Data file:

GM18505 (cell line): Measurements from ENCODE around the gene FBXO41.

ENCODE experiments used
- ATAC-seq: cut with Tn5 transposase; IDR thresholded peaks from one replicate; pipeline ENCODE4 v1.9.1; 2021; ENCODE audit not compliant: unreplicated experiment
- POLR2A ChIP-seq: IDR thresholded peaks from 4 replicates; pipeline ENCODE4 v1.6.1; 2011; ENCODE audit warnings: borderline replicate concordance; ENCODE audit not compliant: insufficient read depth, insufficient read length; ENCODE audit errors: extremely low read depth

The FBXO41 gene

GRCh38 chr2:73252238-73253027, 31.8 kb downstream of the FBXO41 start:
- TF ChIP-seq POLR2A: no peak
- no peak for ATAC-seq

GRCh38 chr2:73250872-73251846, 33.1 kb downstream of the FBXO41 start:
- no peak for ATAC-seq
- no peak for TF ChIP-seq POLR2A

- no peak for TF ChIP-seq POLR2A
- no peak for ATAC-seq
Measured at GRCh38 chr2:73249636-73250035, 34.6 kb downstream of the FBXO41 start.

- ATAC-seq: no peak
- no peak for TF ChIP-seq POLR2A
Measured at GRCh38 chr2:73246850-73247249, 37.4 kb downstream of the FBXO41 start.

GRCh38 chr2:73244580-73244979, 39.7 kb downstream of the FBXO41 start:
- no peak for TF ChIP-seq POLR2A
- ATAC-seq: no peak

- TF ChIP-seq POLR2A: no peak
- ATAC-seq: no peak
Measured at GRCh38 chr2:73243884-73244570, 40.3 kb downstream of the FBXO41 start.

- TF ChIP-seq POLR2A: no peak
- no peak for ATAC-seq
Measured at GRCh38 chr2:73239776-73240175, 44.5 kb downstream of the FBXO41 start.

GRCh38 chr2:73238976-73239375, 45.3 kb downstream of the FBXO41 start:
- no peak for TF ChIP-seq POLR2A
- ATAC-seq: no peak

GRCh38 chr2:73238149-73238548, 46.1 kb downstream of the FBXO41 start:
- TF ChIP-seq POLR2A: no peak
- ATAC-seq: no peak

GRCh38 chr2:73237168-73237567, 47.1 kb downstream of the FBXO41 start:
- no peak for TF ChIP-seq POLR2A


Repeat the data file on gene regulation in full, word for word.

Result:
GM18505 (cell line): Measurements from ENCODE around the gene FBXO41.

ENCODE experiments used
- ATAC-seq: cut with Tn5 transposase; IDR thresholded peaks from one replicate; pipeline ENCODE4 v1.9.1; 2021; ENCODE audit not compliant: unreplicated experiment
- POLR2A ChIP-seq: IDR thresholded peaks from 4 replicates; pipeline ENCODE4 v1.6.1; 2011; ENCODE audit warnings: borderline replicate concordance; ENCODE audit not compliant: insufficient read depth, insufficient read length; ENCODE audit errors: extremely low read depth

The FBXO41 gene

GRCh38 chr2:73252238-73253027, 31.8 kb downstream of the FBXO41 start:
- TF ChIP-seq POLR2A: no peak
- no peak for ATAC-seq

GRCh38 chr2:73250872-73251846, 33.1 kb downstream of the FBXO41 start:
- no peak for ATAC-seq
- no peak for TF ChIP-seq POLR2A

- no peak for TF ChIP-seq POLR2A
- no peak for ATAC-seq
Measured at GRCh38 chr2:73249636-73250035, 34.6 kb downstream of the FBXO41 start.

- ATAC-seq: no peak
- no peak for TF ChIP-seq POLR2A
Measured at GRCh38 chr2:73246850-73247249, 37.4 kb downstream of the FBXO41 start.

GRCh38 chr2:73244580-73244979, 39.7 kb downstream of the FBXO41 start:
- no peak for TF ChIP-seq POLR2A
- ATAC-seq: no peak

- TF ChIP-seq POLR2A: no peak
- ATAC-seq: no peak
Measured at GRCh38 chr2:73243884-73244570, 40.3 kb downstream of the FBXO41 start.

- TF ChIP-seq POLR2A: no peak
- no peak for ATAC-seq
Measured at GRCh38 chr2:73239776-73240175, 44.5 kb downstream of the FBXO41 start.

GRCh38 chr2:73238976-73239375, 45.3 kb downstream of the FBXO41 start:
- no peak for TF ChIP-seq POLR2A
- ATAC-seq: no peak

GRCh38 chr2:73238149-73238548, 46.1 kb downstream of the FBXO41 start:
- TF ChIP-seq POLR2A: no peak
- ATAC-seq: no peak

GRCh38 chr2:73237168-73237567, 47.1 kb downstream of the FBXO41 start:
- no peak for TF ChIP-seq POLR2A